The last time the top job at Michigan's football program came open, it was widely considered one of the best in the business. Three years later, any coach with a pulse seemed to be on the Wolverines' short list.

Few things demonstrate the dizzying, desperate, downward spiral the college game is locked in better than that. A season that began with agents running amok and decades-long conference ties being severed in pursuit of a quick buck came to an unsatisfying end with fewer viewers watching the bowls while harboring plenty of unanswered questions.

Auburn, the national champion, could wind up abdicating the throne by the time the NCAA enforcement staff wraps up its months-long investigation into the eligibility of Tigers star Cam Newton. Loyalty is in such short supply that he'll likely be auditioning for the NFL before it's completed, along with one or more of Ohio State's so-called "Tat 5," who like Newton wriggled through a loophole and found themselves suiting up for the postseason.

Buckeyes coach Jim Tressel, one of the longer-serving, genuinely good guys still working the sidelines these days, could have made a statement by sitting down the five players for the Sugar Bowl against Arkansas; the NCAA announced the suspensions in December, yet deferred punishment until the first five games of next season.

But he chose not to. Like his brothers in the coaching fraternity, Tressel knows his exalted status in Columbus hinges on competing for national and Big Ten titles each season. Or at the very least, beating his archrival with some regularity, which just happens to be Michigan.

More than one of Tressel's predecessors was handed a pink slip after failing on that last count. And if Ohio State's domination of the series extends much further into the tenure of just-hired Wolverines coach Brady Hoke, the one-time Michigan assistant can expect the same quick hook that got his predecessor, Rich Rodriguez, canned after three miserable seasons.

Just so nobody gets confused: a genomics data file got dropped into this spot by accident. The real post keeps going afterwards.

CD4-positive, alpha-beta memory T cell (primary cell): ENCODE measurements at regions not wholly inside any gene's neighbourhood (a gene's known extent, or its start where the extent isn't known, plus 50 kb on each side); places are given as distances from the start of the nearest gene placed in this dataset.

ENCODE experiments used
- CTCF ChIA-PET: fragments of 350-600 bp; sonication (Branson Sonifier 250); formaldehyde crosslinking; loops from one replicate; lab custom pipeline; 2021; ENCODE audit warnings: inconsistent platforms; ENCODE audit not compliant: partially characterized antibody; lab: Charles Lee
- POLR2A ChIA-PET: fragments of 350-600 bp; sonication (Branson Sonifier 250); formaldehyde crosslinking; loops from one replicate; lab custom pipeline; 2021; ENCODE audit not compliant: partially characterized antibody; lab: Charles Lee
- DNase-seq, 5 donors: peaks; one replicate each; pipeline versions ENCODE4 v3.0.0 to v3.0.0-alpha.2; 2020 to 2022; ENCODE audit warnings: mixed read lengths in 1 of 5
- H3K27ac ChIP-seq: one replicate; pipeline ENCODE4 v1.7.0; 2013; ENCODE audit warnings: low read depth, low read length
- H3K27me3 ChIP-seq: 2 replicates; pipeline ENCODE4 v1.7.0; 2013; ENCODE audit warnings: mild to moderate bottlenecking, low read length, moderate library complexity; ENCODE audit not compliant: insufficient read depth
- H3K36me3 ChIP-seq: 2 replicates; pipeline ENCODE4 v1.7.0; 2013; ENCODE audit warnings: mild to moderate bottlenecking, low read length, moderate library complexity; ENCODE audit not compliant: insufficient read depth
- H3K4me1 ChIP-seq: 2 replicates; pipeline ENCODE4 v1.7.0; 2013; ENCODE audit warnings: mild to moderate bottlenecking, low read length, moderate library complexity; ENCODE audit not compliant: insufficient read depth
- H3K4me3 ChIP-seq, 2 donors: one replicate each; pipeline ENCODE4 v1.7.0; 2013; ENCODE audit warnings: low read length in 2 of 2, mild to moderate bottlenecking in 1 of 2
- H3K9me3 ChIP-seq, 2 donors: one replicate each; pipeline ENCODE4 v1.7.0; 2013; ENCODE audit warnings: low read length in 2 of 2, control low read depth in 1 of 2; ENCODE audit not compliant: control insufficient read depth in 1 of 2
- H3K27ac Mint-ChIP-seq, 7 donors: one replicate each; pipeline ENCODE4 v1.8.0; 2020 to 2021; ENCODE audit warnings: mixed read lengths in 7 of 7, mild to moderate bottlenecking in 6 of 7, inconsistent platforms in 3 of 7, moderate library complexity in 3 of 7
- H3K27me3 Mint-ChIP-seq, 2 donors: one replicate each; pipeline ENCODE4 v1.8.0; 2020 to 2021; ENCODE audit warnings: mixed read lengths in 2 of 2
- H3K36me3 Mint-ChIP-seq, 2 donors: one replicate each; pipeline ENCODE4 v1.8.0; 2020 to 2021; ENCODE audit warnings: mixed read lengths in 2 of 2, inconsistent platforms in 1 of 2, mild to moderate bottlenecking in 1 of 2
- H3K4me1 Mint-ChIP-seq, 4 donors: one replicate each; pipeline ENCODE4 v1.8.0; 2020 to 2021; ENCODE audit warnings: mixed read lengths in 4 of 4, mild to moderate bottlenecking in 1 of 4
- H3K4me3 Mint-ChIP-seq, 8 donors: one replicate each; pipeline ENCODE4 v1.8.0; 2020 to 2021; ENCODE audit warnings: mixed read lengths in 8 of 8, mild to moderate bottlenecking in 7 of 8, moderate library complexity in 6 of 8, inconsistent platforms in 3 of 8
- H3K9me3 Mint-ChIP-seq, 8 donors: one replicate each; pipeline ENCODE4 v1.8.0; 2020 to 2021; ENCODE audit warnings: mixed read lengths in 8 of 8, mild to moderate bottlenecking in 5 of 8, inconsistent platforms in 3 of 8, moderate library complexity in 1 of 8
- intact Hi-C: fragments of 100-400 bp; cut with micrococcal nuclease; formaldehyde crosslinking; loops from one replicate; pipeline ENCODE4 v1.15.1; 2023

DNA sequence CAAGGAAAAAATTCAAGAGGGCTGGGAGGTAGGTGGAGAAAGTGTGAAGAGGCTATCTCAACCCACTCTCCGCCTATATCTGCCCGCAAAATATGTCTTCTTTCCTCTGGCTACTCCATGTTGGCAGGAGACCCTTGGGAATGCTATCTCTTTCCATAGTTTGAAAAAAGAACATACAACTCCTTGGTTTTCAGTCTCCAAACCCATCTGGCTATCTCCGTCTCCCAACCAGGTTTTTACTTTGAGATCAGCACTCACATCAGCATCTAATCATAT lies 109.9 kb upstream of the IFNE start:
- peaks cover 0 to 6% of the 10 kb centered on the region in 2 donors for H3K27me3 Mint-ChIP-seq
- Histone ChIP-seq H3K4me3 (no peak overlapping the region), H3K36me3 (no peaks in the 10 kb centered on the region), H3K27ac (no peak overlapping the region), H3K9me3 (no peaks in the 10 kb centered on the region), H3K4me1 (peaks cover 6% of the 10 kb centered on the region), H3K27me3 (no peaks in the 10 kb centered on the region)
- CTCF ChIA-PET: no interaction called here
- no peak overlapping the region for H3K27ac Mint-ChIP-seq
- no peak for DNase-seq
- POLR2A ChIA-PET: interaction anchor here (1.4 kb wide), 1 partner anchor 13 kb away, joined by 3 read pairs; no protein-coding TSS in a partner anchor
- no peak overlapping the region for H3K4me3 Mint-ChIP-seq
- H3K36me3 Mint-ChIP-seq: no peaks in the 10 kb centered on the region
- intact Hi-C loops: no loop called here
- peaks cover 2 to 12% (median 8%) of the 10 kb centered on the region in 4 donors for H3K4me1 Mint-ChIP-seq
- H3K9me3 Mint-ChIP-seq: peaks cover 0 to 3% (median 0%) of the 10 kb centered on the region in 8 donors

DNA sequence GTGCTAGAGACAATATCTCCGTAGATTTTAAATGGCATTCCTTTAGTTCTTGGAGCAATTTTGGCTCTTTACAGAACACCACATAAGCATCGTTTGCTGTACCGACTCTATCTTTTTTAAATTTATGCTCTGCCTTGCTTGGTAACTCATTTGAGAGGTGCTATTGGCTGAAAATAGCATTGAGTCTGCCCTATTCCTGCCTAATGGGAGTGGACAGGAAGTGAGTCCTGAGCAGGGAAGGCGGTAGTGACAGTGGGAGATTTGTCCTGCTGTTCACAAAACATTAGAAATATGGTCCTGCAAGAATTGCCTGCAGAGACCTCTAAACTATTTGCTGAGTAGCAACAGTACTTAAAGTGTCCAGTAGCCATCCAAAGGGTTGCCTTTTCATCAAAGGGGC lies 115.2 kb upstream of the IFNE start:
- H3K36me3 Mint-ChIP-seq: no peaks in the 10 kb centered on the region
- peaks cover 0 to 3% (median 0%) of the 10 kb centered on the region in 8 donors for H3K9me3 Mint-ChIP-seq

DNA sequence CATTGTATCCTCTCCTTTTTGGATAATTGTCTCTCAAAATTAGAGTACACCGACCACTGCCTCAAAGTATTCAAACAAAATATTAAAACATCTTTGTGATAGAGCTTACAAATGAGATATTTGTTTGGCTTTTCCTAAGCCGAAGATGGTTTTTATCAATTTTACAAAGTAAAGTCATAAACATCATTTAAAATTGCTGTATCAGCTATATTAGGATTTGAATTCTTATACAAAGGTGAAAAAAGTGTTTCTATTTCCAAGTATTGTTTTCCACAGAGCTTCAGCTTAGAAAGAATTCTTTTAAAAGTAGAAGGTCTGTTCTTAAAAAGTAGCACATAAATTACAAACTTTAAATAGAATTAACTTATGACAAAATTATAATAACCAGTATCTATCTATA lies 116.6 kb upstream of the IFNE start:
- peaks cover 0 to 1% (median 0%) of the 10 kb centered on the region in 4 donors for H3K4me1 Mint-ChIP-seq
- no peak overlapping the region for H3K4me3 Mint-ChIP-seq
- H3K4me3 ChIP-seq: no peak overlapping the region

Michigan athletic director Dave Brandon was intent on hiring a "Michigan man," an outdated notion if there ever was one. The last one, Lloyd Carr, vacated the office in November 2007, despite a national championship, five Big Ten titles and a .750 winning clip, because he was stickler about running a clean program and didn't like the direction the sport was heading.

We've said this before, but it bears repeating. Not so long ago, the people in charge at Michigan were to college football what Pittsburgh's Rooney family was to the NFL: patient and loyal almost to a fault, just as committed to doing things right as they were to doing them better than anyone else.

With the game's winningest tradition, topflight facilities, a track record of turning out NFL stars and entree into the best recruiting circles, they could afford to be. But now it's just another football factory.

When Rodriguez was hired to replace Carr, those same people in charge thought he could rejuvenate the program simply by updating the offense rather than the culture. But Rodriguez, who had been an assistant or head coach at Tulane, Clemson and West Virginia by then, knew better. The only way to compete with the juggernauts all around him was to do things the same way they did — pushing everything and everybody in the program right up to the edge, and sometimes beyond.

That culture clash resulted in the school's first losing season since 1967, snapped a 33-year streak of bowl appearances and brought the NCAA to campus after the most serious violations in Michigan's storied past.

Hoke will be entitled to a grace period not afforded Rodriguez simply because he was a defensive coach on Carr's staff for five years, including the 1997 national championship team. Then again, even while rebuilding programs at Ball State and San Diego State, Hoke managed only a 47-50 record and Wolverine fans ranked him a distant third behind Michigan men Jim Harbaugh, who left Stanford for the San Francisco 49ers, and Les Miles, who wound up staying at LSU.

If the faithful still feel slighted, well, they'll just have to get used to it. College football has become an edgy, high-stakes game in which payouts matter more than pride and nobody worries about a clean getaway anymore.


Jim Litke is a national sports columnist for The Associated Press. Write to him at jlitke(at)ap.org